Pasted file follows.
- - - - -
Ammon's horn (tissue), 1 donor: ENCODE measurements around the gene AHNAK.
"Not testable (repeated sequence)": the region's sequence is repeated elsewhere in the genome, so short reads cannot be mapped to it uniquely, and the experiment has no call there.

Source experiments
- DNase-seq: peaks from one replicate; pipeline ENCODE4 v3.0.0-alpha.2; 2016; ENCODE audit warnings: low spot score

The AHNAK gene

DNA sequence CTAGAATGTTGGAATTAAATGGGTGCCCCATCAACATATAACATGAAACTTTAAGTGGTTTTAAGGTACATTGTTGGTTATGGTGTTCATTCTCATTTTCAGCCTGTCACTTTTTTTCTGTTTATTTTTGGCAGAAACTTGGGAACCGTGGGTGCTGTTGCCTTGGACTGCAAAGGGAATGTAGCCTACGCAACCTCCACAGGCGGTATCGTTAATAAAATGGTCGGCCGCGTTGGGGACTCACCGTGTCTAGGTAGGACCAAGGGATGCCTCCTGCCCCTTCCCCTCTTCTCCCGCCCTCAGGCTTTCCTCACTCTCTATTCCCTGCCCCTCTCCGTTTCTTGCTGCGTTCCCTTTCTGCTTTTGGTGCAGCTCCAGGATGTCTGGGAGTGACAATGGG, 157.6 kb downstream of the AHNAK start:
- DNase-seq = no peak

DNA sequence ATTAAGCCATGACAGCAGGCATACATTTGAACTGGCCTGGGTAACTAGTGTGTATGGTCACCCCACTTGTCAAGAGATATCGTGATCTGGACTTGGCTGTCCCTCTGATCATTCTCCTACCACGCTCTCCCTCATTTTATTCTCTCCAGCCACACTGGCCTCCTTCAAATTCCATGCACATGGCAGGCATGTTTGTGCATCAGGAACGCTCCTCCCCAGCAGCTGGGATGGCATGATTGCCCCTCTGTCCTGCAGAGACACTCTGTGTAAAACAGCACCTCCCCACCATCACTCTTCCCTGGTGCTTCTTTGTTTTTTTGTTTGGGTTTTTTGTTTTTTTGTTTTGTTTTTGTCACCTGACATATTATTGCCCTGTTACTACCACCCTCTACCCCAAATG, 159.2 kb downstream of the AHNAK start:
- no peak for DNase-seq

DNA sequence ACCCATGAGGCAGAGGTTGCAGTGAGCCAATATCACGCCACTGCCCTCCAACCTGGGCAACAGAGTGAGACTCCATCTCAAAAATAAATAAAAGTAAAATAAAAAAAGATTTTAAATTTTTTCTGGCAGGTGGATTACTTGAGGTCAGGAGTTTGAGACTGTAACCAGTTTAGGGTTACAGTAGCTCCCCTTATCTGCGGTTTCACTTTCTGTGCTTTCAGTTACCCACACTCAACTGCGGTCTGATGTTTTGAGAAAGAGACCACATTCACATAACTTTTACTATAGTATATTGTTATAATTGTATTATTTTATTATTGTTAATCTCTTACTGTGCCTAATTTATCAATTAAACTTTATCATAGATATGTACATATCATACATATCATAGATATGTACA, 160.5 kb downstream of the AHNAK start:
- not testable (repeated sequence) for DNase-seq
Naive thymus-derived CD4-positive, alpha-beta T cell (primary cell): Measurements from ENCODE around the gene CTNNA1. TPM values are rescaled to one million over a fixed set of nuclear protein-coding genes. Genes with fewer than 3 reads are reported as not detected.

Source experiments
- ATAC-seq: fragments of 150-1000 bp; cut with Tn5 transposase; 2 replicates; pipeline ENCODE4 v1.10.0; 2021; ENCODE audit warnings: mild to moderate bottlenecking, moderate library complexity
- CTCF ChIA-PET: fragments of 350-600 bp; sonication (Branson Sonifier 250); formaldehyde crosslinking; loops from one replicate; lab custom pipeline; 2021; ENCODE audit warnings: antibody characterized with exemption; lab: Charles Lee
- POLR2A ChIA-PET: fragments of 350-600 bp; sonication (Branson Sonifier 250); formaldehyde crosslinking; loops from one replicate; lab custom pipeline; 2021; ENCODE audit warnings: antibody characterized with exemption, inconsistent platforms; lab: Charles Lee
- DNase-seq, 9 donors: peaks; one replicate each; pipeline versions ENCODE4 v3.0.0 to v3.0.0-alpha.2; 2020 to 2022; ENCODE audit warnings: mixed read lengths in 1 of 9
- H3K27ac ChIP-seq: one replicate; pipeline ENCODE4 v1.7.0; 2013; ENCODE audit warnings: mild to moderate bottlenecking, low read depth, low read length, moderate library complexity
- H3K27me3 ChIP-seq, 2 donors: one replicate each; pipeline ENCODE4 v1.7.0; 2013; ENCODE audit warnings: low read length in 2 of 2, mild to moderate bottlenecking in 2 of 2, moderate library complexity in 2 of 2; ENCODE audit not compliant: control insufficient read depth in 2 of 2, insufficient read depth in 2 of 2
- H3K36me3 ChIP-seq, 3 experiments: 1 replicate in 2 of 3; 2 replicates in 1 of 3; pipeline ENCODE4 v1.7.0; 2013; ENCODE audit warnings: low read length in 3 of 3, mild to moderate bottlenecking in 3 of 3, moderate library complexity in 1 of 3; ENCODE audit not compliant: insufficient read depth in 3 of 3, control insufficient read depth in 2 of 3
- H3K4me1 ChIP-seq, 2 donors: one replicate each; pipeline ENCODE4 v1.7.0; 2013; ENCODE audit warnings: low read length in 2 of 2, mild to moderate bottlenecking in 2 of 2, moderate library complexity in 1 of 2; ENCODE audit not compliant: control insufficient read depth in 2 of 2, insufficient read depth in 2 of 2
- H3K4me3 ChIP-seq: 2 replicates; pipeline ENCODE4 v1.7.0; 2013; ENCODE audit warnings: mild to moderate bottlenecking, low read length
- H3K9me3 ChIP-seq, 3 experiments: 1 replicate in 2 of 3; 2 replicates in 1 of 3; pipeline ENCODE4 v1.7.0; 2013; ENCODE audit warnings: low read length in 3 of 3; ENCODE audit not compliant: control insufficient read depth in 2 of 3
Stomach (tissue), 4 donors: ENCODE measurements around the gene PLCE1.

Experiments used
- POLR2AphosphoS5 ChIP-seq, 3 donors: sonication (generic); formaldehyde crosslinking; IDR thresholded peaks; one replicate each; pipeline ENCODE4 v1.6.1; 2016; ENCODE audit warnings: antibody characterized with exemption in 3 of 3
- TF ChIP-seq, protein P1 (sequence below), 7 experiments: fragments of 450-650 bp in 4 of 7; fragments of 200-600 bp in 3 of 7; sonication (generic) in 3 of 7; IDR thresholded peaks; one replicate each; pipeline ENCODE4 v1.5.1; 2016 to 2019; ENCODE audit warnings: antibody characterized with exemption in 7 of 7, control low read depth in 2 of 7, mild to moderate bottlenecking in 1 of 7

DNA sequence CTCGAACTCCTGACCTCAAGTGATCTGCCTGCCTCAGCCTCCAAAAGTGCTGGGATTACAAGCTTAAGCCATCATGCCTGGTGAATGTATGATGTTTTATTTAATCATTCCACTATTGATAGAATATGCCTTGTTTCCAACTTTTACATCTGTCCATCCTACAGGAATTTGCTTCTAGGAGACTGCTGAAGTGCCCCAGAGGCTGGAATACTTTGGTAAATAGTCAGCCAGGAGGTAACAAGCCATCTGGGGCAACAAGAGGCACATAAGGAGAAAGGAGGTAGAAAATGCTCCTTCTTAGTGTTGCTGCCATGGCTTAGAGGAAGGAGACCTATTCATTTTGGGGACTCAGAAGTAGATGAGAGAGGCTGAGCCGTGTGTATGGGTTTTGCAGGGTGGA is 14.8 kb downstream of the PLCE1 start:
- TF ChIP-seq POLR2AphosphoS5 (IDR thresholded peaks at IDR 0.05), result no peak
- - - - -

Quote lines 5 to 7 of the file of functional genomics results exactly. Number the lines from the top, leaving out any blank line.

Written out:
The AHNAK gene

DNA sequence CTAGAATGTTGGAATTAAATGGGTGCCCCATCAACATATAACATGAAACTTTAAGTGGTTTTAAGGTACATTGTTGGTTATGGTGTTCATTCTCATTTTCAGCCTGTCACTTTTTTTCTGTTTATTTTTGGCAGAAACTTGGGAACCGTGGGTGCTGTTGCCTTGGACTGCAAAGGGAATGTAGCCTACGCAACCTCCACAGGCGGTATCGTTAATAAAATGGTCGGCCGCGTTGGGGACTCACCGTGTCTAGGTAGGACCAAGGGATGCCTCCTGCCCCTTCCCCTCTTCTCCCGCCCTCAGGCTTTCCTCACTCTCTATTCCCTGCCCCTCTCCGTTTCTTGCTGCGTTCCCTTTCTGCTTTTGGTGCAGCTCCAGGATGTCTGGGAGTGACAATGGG, 157.6 kb downstream of the AHNAK start:
- DNase-seq = no peak